We seemed to drive fast across the next few states, and before I knew it, we were in the South. We went to Meow Wolf in New Mexico, ate Texas barbecue, enjoyed the bugs in humid Arkansas, and had lots of fun along the way. But I was surprised how fast we reached the Southern states. It seemed like just yesterday when we left. When we arrived in Louisiana, my dad and I broke off from the group to go to some rooftop screenings in New York City and Brooklyn. Getting up at four in the morning was not going to be fun, but I was so excited to go see New York. It would be my third time going there, and it was going to be fun going to the screenings on the rooftops. When we stepped off the airplane, we were finally in New York, which I had been thinking about for weeks. The screenings went amazing, and I had a great time. Then, we flew back to North Carolina, where we met up with the rest of our group. It was good to reunite and see everybody again after being away for a while.
As we drove up through the states, I started noticing a lot more history. Even though our own western states have sad history, a lot of it is covered up. There, there were buildings built so long ago, that paint was peeling off and each one had their own story. I could still see signs of cities that used to be segregated, and landmarks that had sad stories. I knew a lot of this history through school, but I think it was good to see it with my own eyes. So many people struggled back then, and there were still small traces of their hard lives.
As we went farther up, we planned on seeing more landmarks, such as Washington D.C. and Niagara Falls. I think Niagara Falls was my favorite stop on the tour. It was so beautiful, and I had a lot more fun than I thought I was going to. Seeing the water sweep over the cliff, sending out a wave of mist was an amazing experience. Especially when we took a boat tour around the falls. Since it was pouring rain and spraying us with mist, we were soaked when we returned. But that was definitely the best part.
As we were leaving the Northeast, we began heading back home across the top of the US. We entered the Midwest, where we swam in Lake Erie, saw Mt. Rushmore, and got a flat tire in the Badlands. When we pulled over on the side of the road in South Dakota, we realized one of our back tires had been busted. Unfortunately we spent the majority of the day sitting there waiting for the tow truck. I remember my mom being pretty stressed, because she had to call about twenty places to finally get a truck to come get us. Luckily one came for us, and we watched our RV being towed up onto it. I remember imagining a news article titled, “Phoenix, Oregon finally breaks down after 12,000 miles of touring.” But eventually we were back on the road, headed to see Mt. Rushmore, where we arrived at 9:00 at night, when it was pitch black. Since we weren’t going back in the morning, we had to try to take the best pictures possible which was hard, considering we were there at 9:00.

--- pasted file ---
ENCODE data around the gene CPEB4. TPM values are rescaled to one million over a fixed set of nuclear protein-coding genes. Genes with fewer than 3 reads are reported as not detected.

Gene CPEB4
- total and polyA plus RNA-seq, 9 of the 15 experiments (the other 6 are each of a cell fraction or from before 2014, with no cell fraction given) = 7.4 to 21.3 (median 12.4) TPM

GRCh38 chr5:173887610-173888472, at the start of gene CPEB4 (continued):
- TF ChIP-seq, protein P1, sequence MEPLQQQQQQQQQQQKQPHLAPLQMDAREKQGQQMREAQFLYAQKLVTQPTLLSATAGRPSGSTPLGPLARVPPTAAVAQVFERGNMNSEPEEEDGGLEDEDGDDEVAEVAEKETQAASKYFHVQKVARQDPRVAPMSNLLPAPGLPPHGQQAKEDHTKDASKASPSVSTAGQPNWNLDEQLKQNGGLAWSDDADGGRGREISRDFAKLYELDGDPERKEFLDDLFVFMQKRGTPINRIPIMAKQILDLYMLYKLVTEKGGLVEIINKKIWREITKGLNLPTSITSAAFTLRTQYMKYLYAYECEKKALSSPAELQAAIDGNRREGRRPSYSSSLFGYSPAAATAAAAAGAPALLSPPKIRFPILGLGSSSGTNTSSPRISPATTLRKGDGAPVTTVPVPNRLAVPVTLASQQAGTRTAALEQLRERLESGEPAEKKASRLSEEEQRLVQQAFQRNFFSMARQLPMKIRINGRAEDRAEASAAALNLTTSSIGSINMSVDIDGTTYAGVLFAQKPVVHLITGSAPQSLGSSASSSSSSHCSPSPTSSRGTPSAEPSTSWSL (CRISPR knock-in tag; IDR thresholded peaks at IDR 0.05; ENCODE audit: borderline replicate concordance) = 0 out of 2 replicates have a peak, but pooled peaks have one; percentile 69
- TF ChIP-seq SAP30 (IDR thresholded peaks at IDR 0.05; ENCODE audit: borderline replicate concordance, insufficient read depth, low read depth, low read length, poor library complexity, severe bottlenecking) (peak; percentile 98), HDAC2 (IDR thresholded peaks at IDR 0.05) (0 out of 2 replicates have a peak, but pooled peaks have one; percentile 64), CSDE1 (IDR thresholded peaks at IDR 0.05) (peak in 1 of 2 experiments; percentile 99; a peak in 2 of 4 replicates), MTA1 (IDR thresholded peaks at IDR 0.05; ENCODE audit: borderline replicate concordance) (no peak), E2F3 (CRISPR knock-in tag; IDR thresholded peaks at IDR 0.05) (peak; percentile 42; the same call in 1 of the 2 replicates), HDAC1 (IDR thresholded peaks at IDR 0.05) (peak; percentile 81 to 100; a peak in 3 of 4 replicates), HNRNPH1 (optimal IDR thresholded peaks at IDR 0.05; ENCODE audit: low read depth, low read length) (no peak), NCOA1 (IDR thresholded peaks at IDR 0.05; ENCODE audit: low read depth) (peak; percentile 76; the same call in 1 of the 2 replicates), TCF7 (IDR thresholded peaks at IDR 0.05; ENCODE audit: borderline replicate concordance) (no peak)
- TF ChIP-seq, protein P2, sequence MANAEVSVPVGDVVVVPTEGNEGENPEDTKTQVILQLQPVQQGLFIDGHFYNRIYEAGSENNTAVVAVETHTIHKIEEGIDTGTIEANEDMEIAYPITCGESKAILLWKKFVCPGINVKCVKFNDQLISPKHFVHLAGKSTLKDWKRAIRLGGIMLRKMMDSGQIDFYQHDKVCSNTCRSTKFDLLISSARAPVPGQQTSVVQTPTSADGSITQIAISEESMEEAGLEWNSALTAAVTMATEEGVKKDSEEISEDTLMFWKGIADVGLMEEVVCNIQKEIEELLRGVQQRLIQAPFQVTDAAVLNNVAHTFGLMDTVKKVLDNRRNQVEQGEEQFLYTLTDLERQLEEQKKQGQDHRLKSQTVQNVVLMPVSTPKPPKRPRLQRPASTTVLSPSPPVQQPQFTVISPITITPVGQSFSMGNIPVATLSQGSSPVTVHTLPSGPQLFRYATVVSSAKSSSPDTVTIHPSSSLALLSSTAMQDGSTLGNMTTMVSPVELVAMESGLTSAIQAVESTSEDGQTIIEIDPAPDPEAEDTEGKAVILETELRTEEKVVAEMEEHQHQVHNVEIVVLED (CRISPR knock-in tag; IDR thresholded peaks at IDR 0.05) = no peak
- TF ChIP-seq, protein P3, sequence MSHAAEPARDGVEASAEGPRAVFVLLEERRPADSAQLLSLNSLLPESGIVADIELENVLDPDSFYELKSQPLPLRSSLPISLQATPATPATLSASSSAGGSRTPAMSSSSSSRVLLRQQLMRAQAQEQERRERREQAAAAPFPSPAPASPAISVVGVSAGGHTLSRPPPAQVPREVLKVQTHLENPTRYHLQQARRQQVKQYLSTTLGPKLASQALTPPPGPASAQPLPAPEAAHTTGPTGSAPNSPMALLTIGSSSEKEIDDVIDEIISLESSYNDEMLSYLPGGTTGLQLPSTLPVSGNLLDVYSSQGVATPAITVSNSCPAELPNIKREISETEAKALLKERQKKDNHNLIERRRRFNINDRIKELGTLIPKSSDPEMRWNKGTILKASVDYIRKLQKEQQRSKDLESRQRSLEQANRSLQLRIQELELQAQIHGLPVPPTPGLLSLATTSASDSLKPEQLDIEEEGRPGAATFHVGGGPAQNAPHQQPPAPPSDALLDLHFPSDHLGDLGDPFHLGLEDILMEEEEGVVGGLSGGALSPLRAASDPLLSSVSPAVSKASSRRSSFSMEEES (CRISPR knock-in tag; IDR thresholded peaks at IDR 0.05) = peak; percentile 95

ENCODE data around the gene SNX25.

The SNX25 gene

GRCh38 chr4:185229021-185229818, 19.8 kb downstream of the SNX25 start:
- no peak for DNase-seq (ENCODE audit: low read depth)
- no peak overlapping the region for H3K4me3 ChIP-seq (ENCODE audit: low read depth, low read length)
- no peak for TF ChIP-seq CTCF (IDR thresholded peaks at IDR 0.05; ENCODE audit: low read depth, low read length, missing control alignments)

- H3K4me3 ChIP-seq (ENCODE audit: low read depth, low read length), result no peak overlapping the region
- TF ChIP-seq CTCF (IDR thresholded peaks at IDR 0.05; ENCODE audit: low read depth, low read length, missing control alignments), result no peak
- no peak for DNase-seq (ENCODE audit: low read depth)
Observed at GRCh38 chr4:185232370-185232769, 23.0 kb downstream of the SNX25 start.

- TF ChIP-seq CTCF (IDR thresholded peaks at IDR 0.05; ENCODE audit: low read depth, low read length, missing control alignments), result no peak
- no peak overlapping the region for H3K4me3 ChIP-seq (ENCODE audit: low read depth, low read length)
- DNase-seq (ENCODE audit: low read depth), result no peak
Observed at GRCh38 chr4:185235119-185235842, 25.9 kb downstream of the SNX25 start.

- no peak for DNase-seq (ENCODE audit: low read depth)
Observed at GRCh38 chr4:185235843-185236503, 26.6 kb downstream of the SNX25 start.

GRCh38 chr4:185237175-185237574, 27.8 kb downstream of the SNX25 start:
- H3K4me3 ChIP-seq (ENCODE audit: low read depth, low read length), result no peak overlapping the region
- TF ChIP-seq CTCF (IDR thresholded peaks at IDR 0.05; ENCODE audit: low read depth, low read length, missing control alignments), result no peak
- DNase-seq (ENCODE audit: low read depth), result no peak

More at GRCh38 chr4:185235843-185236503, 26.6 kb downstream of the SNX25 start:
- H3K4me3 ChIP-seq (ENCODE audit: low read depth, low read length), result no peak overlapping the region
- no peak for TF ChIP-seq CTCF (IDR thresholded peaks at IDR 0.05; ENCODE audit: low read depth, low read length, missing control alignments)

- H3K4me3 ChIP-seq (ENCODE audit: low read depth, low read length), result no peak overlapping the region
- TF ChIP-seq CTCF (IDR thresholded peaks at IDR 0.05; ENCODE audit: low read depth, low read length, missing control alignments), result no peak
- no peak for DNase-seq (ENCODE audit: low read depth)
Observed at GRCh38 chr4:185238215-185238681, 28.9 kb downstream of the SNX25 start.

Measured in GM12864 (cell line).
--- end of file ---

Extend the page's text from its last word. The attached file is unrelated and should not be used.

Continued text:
The next day we were back on the road, and we entered the West, and I started to imagine home. I had had such a great time on tour, so I almost wanted to just keep going on the road. But I knew as we were getting closer and closer to home, that I was very excited to reach it and see my dog, cat, and all my friends.
After driving through Montana and Idaho and seeing Seattle for the first time, we arrived in beautiful Oregon. As we drove closer to home, I began feeling ready to be back for the first time in three months. Our final screening in Portland was wonderful, where even I got to answer a few questions at the Q&A. This screening was special but also sad, because it was also the very first place we screened, so it really gave the tour a sense of closing.
Before I knew it, we were back home. It was a bittersweet feeling, but I knew we were all ready to be back and get back in the routine of everyday life. I know I will always remember this amazing adventure, because it meant so much to me and my parents. My mom and dad got their movie promoted to the whole country — Shoutout — I’m so proud of you guys! Love you! And I got an awesome vacation. I’m so glad this one out of all of my mom’s ideas and dreams became a reality for us. Because this was truly the best summer ever.